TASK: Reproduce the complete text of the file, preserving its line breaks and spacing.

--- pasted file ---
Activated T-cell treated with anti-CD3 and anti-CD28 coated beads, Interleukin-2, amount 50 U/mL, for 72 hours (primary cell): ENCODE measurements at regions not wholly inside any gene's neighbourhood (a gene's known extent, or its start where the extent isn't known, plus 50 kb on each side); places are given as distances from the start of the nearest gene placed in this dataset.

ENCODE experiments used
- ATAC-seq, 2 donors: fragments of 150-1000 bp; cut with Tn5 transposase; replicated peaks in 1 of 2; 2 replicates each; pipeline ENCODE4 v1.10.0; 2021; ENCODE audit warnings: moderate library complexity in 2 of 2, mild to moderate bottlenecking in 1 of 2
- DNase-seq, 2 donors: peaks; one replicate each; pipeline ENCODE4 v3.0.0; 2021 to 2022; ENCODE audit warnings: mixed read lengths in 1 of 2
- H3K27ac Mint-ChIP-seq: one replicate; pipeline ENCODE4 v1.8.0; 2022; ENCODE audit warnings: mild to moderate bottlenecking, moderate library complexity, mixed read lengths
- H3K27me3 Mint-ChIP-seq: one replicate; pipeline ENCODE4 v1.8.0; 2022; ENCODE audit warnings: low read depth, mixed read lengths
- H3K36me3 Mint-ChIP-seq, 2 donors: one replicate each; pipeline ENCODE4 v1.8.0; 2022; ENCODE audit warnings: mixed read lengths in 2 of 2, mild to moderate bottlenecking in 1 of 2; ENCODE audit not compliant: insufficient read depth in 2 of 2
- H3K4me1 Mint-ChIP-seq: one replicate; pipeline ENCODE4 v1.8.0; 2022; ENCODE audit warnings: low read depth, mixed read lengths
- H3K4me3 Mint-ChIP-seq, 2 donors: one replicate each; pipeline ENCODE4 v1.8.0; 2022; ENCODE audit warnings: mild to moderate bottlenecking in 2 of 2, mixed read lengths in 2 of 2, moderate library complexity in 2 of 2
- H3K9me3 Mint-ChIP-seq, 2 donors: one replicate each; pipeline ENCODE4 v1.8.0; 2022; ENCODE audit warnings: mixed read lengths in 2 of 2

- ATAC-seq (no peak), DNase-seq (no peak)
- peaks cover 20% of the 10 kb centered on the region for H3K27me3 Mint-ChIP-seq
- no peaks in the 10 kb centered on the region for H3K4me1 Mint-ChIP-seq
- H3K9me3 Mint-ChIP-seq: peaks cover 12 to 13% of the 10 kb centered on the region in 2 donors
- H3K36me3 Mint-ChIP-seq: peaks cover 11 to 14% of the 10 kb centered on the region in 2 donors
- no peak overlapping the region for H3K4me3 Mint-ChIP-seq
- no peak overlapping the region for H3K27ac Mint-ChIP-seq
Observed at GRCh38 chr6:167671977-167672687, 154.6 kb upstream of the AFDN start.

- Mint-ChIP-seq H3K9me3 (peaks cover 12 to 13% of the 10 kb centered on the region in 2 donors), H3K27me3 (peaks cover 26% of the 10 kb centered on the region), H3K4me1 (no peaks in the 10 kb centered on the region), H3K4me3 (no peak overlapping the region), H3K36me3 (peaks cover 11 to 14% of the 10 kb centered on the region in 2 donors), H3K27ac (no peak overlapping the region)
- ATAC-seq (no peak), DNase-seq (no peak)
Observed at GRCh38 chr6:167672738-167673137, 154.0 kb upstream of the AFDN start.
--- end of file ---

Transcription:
Activated T-cell treated with anti-CD3 and anti-CD28 coated beads, Interleukin-2, amount 50 U/mL, for 72 hours (primary cell): ENCODE measurements at regions not wholly inside any gene's neighbourhood (a gene's known extent, or its start where the extent isn't known, plus 50 kb on each side); places are given as distances from the start of the nearest gene placed in this dataset.

ENCODE experiments used
- ATAC-seq, 2 donors: fragments of 150-1000 bp; cut with Tn5 transposase; replicated peaks in 1 of 2; 2 replicates each; pipeline ENCODE4 v1.10.0; 2021; ENCODE audit warnings: moderate library complexity in 2 of 2, mild to moderate bottlenecking in 1 of 2
- DNase-seq, 2 donors: peaks; one replicate each; pipeline ENCODE4 v3.0.0; 2021 to 2022; ENCODE audit warnings: mixed read lengths in 1 of 2
- H3K27ac Mint-ChIP-seq: one replicate; pipeline ENCODE4 v1.8.0; 2022; ENCODE audit warnings: mild to moderate bottlenecking, moderate library complexity, mixed read lengths
- H3K27me3 Mint-ChIP-seq: one replicate; pipeline ENCODE4 v1.8.0; 2022; ENCODE audit warnings: low read depth, mixed read lengths
- H3K36me3 Mint-ChIP-seq, 2 donors: one replicate each; pipeline ENCODE4 v1.8.0; 2022; ENCODE audit warnings: mixed read lengths in 2 of 2, mild to moderate bottlenecking in 1 of 2; ENCODE audit not compliant: insufficient read depth in 2 of 2
- H3K4me1 Mint-ChIP-seq: one replicate; pipeline ENCODE4 v1.8.0; 2022; ENCODE audit warnings: low read depth, mixed read lengths
- H3K4me3 Mint-ChIP-seq, 2 donors: one replicate each; pipeline ENCODE4 v1.8.0; 2022; ENCODE audit warnings: mild to moderate bottlenecking in 2 of 2, mixed read lengths in 2 of 2, moderate library complexity in 2 of 2
- H3K9me3 Mint-ChIP-seq, 2 donors: one replicate each; pipeline ENCODE4 v1.8.0; 2022; ENCODE audit warnings: mixed read lengths in 2 of 2

- ATAC-seq (no peak), DNase-seq (no peak)
- peaks cover 20% of the 10 kb centered on the region for H3K27me3 Mint-ChIP-seq
- no peaks in the 10 kb centered on the region for H3K4me1 Mint-ChIP-seq
- H3K9me3 Mint-ChIP-seq: peaks cover 12 to 13% of the 10 kb centered on the region in 2 donors
- H3K36me3 Mint-ChIP-seq: peaks cover 11 to 14% of the 10 kb centered on the region in 2 donors
- no peak overlapping the region for H3K4me3 Mint-ChIP-seq
- no peak overlapping the region for H3K27ac Mint-ChIP-seq
Observed at GRCh38 chr6:167671977-167672687, 154.6 kb upstream of the AFDN start.

- Mint-ChIP-seq H3K9me3 (peaks cover 12 to 13% of the 10 kb centered on the region in 2 donors), H3K27me3 (peaks cover 26% of the 10 kb centered on the region), H3K4me1 (no peaks in the 10 kb centered on the region), H3K4me3 (no peak overlapping the region), H3K36me3 (peaks cover 11 to 14% of the 10 kb centered on the region in 2 donors), H3K27ac (no peak overlapping the region)
- ATAC-seq (no peak), DNase-seq (no peak)
Observed at GRCh38 chr6:167672738-167673137, 154.0 kb upstream of the AFDN start.